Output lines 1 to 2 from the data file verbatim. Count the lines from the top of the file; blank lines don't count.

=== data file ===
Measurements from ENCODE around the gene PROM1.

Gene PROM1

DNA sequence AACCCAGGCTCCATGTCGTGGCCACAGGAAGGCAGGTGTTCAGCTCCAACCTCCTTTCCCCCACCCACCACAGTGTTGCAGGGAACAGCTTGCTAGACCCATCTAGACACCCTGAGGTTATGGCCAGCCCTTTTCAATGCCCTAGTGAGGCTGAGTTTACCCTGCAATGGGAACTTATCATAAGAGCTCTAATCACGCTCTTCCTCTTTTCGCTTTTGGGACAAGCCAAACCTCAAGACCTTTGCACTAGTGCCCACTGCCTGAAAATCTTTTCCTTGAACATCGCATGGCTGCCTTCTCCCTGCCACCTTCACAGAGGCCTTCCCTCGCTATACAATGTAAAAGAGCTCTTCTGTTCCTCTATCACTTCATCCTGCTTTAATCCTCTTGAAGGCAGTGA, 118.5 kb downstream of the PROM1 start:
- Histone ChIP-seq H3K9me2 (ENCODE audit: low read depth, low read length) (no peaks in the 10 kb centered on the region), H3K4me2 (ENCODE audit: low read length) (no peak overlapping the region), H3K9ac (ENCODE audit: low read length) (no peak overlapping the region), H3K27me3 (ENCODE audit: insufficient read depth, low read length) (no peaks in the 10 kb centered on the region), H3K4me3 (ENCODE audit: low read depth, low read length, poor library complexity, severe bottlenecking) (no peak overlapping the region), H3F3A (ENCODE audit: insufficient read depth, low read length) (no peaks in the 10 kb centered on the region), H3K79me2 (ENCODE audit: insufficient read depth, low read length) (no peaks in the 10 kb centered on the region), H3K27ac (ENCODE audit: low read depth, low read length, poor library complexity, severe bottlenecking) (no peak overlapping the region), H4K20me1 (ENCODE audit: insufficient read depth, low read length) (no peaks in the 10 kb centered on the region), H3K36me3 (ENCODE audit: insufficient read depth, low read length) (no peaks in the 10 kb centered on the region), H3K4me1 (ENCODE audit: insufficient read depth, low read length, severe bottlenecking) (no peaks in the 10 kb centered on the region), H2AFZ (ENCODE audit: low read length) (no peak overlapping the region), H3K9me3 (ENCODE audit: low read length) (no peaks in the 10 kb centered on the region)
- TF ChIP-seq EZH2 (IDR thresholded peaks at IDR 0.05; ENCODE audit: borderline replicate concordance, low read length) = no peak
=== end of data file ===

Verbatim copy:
Measurements from ENCODE around the gene PROM1.

Gene PROM1